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June 18, 2021

There are no good outcomes for the Sixers this weekend

The Sixers are in Atlanta for Game 6 against the Hawks. Their season is on the line. And potentially the future of this current core.

But more than that, legacy is on the line. Whether we're talking about debating the merits of The Process or how we'll ultimately remember Doc Rivers as a head coach, there's much more than a berth in the Eastern Conference Finals at stake in this one. 

Also at stake is the mental health of the entire Delaware Valley and anyone who considers themselves a Sixers fan, because after these last two losses — and this entire series, for that matter — they're in a fragile state, wildly careening between uber-confidence about their team's chances of doing something less than 20% of NBA teams in this scenario have accomplished and the deepest, darkest depression you'll find. Not to mention the anger. Much of that has to do with the expectations placed on this team, which were deserved after several years of working out how to win in the playoffs and capping that off by earning the No. 1 seed in the Eastern Conference with a veteran coach and better pieces around their stars.

Everything was going to plan for the Sixers. And then Joel Embiid got hurt, Ben Simmons once again forgot how to shoot free throws, Tobias Harris disappeared in the clutch, Danny Green was lost for the Hawks series (and beyond), and the head coach showed the same warts that have cost his teams in the past. A lot of these are issues Sixers fans were hoping wouldn't pop up despite evidence that this is exactly where we've been headed. 

Apologies if this all sounds a little doom-and-gloom, especially coming from someone who tends to be a glass-half-full type of guy, but I've decided I'm done letting "expectations" get the better of me. I'm done letting the Sixers trick me into thinking it's going to be different this time, like a serial cheater trying to convince his wife he's a changed man. For one game, at least, I've decided to embrace the darkness. That way, if the Sixers drop their third straight game to the Hawks on Friday night, I won't be upset. It will be what I'm expecting.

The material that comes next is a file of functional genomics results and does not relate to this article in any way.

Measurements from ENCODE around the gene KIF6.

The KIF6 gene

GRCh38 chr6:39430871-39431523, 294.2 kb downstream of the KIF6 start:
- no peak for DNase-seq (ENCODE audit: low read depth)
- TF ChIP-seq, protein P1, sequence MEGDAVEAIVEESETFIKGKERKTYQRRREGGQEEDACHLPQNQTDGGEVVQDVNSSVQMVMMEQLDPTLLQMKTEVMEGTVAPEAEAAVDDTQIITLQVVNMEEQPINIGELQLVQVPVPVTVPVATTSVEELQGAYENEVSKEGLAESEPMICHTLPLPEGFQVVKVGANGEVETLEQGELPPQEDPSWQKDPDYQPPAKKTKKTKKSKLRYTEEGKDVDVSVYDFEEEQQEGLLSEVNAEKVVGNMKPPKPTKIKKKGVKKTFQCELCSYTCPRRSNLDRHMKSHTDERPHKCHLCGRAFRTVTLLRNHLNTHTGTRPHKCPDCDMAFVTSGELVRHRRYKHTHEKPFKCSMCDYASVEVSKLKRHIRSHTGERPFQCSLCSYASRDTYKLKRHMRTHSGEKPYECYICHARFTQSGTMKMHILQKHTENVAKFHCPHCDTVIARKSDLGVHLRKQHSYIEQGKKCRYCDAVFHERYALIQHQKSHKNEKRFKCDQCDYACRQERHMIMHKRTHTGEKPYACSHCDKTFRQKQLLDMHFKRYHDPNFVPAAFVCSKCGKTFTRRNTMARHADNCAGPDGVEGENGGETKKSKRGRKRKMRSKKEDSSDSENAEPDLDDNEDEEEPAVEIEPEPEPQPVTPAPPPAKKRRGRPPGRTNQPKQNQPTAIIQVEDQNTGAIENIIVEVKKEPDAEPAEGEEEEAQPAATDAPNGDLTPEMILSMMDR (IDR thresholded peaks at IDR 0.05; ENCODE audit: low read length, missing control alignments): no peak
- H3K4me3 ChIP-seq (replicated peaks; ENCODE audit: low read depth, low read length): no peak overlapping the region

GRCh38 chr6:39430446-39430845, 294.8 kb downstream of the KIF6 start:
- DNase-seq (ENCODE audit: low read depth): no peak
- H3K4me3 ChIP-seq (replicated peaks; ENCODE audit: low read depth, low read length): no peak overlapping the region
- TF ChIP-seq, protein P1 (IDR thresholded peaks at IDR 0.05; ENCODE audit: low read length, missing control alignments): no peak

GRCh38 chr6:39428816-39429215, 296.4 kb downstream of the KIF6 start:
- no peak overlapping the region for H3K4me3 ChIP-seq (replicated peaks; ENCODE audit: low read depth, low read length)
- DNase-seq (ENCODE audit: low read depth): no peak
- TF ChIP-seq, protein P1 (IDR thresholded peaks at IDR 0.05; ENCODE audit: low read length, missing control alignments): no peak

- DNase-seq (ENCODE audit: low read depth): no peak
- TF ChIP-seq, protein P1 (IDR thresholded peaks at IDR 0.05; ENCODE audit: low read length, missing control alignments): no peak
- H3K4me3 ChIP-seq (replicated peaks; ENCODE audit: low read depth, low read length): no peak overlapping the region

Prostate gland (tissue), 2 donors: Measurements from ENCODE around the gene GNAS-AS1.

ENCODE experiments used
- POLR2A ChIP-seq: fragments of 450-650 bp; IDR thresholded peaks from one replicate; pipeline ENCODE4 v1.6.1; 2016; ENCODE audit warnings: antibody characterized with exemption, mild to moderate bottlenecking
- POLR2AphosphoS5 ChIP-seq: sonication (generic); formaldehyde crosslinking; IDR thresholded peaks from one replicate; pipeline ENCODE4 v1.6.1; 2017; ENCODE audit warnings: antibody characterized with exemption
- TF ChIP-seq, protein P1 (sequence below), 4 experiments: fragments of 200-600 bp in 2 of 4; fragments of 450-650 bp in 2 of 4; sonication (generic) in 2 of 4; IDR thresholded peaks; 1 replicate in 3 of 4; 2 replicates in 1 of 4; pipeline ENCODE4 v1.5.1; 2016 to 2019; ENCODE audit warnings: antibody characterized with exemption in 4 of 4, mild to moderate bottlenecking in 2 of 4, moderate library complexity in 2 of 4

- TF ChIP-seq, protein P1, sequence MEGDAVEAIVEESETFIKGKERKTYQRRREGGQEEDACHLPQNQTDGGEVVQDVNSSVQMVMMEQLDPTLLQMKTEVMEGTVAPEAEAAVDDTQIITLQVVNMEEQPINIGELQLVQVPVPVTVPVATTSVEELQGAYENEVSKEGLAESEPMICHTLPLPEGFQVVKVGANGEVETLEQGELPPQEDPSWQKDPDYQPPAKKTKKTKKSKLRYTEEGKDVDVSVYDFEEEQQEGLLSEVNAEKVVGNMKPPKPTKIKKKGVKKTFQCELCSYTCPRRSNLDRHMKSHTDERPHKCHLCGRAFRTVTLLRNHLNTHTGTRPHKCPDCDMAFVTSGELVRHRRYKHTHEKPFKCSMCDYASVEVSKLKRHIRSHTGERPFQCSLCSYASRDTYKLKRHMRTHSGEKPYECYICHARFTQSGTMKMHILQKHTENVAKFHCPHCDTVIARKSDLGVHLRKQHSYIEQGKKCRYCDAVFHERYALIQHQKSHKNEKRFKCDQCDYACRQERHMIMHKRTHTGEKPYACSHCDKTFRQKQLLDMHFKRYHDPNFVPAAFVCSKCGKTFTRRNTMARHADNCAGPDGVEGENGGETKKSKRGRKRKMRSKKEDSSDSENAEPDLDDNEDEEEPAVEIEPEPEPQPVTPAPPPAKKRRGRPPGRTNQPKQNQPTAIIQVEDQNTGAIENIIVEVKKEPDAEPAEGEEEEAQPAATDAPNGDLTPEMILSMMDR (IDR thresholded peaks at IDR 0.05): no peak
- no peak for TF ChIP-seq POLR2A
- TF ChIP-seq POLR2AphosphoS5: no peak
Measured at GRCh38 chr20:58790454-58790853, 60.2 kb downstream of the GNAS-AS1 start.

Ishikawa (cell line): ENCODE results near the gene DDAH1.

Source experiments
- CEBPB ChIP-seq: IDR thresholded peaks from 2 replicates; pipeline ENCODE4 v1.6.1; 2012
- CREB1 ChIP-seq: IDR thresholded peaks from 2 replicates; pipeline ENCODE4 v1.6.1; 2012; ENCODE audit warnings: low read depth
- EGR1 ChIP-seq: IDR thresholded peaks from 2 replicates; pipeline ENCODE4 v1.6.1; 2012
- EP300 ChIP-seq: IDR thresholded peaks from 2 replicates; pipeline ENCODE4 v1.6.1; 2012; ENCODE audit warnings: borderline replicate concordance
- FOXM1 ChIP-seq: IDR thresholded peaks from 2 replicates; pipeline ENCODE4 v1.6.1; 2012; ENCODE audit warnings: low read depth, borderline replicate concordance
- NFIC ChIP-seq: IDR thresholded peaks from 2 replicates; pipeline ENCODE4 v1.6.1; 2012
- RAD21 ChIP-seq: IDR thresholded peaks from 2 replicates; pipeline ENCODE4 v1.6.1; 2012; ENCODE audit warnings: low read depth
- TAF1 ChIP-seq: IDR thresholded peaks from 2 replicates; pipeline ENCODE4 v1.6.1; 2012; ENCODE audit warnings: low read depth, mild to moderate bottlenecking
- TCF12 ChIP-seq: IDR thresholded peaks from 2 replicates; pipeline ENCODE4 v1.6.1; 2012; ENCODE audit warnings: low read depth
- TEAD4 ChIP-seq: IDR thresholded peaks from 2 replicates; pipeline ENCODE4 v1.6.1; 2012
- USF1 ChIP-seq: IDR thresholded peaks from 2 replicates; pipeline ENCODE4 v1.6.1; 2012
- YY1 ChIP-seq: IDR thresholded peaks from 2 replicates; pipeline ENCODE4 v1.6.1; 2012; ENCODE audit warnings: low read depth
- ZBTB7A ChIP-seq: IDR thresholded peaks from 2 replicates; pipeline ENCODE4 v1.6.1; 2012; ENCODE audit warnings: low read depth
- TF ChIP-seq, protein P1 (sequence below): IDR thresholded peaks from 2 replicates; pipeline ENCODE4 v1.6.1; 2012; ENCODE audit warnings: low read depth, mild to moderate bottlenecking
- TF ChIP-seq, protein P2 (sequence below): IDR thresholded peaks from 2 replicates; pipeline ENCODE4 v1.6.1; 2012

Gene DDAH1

But it's more than that. For the mental (and in some cases even physical) health of every Sixers fan everywhere, the Sixers losing Game 6 is the best possible outcome. Heck, it might even be the best outcome for the team itself. 

By the end of this weekend, the Sixers' season will either officially be over, or they'll be moving on to the Eastern Conference Finals, which despite everything you're reading here still remains a very real possibility. There is no in-between. The only question that remains is how this all plays out, and it essentially comes down to three scenarios. 

Let's do a quick thought experiment and follow each outcome to its logical potential conclusion and you can decide for yourself which outcome you think is the best... 

Scenario 1: Let's just rip the Band-Aid off

The Sixers season ends in Atlanta tonight

First off, State Farm Arena is not an easy place to win. The Hawks have been very good there this season since Nate McMillan took over (20-3) and it safe to bet it'll be hopping for Game 6. The Sixers are currently a three-point favorite at multiple sportsbooks, according to Pickswise, but for this scenario we're assuming a loss — they were favored in each of their losses this season. And if we're assuming a loss, then the best possible way for that to happen is for the Hawks to get off to a hot start, jump out early, and go on to lead wire-to-wire for the win. 

Sixers fans will be able to resign themselves to their fate early and begin discussing their offseason plans, both personally and for the team they're watching. Additionally, losing now would shine more of a light on the team's Ben Simmons issue. It would also prevent Joel Embiid from further injuring his knee. I'm not a doctor, but the number of times he falls to the ground grabbing his knee can't be good, and a quicker exit gives him more time to heal and recover. 

However, it would be considerably more difficult to swallow if Game 6 plays out like Games 4 and 5, with the Sixers building a comfortable lead and blowing it down the stretch again. While that scenario might lead to more offseason changes (three straight double-digit blown leads should), it would be infuriating, especially if the Sixers look as good early as they did in Game 5. If they do, Sixers fans will begin to talk themselves into their team coming back and winning the series and then facing the Nets or Bucks in the Conference Finals — Philly tends to have a little supporter's whiplash in that regard — only to then watch Trae Young and the Hawks rip their collective heart out for the third time in a week. We're a fragile bunch in Philly, and most are in an even more delicate position than usual, so that type of loss could put Sixers fans over the edge.